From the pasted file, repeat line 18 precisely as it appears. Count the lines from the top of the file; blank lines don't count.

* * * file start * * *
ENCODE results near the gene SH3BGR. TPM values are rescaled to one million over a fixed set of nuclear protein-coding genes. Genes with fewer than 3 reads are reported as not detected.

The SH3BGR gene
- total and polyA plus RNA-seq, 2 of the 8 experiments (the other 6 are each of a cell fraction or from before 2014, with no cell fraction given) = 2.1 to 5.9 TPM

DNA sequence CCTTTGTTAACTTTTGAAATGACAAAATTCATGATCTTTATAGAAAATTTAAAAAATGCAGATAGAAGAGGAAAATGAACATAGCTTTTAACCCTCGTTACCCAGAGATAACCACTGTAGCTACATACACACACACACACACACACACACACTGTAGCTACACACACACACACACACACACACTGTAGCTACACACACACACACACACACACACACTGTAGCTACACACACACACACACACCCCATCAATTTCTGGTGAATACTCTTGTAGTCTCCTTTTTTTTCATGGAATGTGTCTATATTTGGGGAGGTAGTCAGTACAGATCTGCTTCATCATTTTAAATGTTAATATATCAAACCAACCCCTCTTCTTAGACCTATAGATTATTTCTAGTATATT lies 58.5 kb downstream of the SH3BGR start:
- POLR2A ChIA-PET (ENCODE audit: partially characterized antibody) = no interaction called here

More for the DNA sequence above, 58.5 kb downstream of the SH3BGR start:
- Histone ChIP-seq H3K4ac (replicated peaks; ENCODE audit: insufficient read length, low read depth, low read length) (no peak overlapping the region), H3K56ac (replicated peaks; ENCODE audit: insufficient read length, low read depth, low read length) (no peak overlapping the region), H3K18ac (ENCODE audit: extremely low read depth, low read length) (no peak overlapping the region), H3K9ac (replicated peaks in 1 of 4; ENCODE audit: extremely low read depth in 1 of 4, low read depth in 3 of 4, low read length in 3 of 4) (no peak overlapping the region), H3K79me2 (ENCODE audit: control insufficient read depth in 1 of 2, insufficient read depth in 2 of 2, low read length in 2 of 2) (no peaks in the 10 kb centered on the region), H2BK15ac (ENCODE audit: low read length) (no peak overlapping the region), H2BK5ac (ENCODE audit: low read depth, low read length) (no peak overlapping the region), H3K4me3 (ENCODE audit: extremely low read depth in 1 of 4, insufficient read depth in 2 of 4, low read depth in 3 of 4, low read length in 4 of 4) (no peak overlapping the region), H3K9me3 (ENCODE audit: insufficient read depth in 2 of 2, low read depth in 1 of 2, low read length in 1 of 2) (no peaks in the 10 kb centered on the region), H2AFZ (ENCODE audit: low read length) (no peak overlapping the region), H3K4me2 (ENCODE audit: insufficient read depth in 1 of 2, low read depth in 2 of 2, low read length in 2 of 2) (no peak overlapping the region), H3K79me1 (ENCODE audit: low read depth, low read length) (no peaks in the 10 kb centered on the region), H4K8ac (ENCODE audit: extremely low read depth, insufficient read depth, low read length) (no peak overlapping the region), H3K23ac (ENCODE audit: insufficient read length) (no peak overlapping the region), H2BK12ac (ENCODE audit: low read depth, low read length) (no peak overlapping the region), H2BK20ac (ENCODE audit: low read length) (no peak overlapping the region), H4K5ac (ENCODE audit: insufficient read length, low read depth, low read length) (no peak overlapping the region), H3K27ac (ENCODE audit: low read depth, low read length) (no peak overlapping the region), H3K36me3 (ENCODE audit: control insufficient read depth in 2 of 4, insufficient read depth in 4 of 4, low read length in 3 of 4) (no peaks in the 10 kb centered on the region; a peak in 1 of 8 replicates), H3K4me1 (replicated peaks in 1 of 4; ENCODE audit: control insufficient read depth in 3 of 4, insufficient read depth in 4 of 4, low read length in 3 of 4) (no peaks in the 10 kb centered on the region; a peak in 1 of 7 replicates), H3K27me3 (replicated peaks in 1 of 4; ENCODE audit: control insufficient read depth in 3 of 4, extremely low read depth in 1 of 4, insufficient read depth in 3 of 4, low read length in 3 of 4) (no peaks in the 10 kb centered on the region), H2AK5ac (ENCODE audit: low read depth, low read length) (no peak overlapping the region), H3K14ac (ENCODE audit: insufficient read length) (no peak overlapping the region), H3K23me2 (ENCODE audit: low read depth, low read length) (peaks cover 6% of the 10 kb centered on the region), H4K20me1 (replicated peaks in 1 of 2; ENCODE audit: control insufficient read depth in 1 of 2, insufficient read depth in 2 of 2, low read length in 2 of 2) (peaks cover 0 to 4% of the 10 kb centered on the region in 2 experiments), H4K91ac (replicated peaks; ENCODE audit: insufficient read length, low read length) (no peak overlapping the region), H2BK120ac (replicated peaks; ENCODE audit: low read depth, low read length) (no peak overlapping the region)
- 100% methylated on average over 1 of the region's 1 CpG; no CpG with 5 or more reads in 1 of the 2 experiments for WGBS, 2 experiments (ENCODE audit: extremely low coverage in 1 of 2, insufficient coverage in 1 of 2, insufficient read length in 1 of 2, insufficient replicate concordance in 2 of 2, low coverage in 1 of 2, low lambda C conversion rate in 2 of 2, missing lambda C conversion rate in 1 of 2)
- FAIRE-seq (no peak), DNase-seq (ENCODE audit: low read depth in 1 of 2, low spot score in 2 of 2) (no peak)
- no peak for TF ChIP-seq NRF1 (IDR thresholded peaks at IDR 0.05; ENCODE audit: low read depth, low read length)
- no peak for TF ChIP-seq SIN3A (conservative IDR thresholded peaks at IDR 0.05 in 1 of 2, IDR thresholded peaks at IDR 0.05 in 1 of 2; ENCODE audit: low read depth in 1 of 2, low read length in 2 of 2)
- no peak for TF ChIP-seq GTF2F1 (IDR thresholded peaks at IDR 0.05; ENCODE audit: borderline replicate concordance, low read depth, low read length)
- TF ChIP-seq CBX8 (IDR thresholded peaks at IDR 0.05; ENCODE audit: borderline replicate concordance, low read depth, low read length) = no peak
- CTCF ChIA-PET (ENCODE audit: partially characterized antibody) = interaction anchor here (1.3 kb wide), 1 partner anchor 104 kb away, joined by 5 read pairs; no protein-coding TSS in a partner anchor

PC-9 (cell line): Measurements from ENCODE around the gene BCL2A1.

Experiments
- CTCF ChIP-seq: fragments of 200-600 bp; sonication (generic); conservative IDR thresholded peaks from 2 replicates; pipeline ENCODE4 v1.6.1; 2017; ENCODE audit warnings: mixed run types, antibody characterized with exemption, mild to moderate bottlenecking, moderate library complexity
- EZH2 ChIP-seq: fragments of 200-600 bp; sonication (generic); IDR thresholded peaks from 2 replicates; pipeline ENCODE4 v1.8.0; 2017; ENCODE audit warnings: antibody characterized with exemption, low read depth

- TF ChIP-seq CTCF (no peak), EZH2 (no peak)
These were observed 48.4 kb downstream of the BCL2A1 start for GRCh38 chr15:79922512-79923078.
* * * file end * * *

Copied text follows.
- EZH2 ChIP-seq: fragments of 200-600 bp; sonication (generic); IDR thresholded peaks from 2 replicates; pipeline ENCODE4 v1.8.0; 2017; ENCODE audit warnings: antibody characterized with exemption, low read depth